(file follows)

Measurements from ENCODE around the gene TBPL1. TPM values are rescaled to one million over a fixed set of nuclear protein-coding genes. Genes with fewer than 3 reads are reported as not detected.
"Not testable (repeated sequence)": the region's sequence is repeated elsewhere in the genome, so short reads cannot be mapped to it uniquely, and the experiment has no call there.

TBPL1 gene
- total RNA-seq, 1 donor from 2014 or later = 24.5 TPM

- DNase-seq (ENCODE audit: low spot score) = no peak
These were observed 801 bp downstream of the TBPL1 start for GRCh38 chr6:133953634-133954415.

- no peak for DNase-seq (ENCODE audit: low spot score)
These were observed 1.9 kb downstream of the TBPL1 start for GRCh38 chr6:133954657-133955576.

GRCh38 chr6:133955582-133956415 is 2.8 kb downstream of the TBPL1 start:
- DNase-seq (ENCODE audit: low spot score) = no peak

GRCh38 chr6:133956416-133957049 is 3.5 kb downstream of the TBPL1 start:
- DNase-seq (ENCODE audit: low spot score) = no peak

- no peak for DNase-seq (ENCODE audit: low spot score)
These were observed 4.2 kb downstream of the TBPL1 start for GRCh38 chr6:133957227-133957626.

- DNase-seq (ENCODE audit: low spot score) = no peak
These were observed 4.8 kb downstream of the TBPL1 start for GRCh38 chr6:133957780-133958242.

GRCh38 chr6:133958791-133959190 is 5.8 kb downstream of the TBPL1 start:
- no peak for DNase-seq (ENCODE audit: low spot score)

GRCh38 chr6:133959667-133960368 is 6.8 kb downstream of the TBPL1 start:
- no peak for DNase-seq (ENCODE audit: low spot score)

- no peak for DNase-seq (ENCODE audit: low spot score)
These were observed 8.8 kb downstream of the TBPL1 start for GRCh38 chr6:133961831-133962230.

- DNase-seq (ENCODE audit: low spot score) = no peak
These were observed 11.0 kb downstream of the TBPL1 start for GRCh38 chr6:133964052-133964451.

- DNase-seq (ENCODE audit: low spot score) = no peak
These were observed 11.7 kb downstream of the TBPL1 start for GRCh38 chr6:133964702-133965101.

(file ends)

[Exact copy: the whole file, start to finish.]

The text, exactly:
Measurements from ENCODE around the gene TBPL1. TPM values are rescaled to one million over a fixed set of nuclear protein-coding genes. Genes with fewer than 3 reads are reported as not detected.
"Not testable (repeated sequence)": the region's sequence is repeated elsewhere in the genome, so short reads cannot be mapped to it uniquely, and the experiment has no call there.

TBPL1 gene
- total RNA-seq, 1 donor from 2014 or later = 24.5 TPM

- DNase-seq (ENCODE audit: low spot score) = no peak
These were observed 801 bp downstream of the TBPL1 start for GRCh38 chr6:133953634-133954415.

- no peak for DNase-seq (ENCODE audit: low spot score)
These were observed 1.9 kb downstream of the TBPL1 start for GRCh38 chr6:133954657-133955576.

GRCh38 chr6:133955582-133956415 is 2.8 kb downstream of the TBPL1 start:
- DNase-seq (ENCODE audit: low spot score) = no peak

GRCh38 chr6:133956416-133957049 is 3.5 kb downstream of the TBPL1 start:
- DNase-seq (ENCODE audit: low spot score) = no peak

- no peak for DNase-seq (ENCODE audit: low spot score)
These were observed 4.2 kb downstream of the TBPL1 start for GRCh38 chr6:133957227-133957626.

- DNase-seq (ENCODE audit: low spot score) = no peak
These were observed 4.8 kb downstream of the TBPL1 start for GRCh38 chr6:133957780-133958242.

GRCh38 chr6:133958791-133959190 is 5.8 kb downstream of the TBPL1 start:
- no peak for DNase-seq (ENCODE audit: low spot score)

GRCh38 chr6:133959667-133960368 is 6.8 kb downstream of the TBPL1 start:
- no peak for DNase-seq (ENCODE audit: low spot score)

- no peak for DNase-seq (ENCODE audit: low spot score)
These were observed 8.8 kb downstream of the TBPL1 start for GRCh38 chr6:133961831-133962230.

- DNase-seq (ENCODE audit: low spot score) = no peak
These were observed 11.0 kb downstream of the TBPL1 start for GRCh38 chr6:133964052-133964451.

- DNase-seq (ENCODE audit: low spot score) = no peak
These were observed 11.7 kb downstream of the TBPL1 start for GRCh38 chr6:133964702-133965101.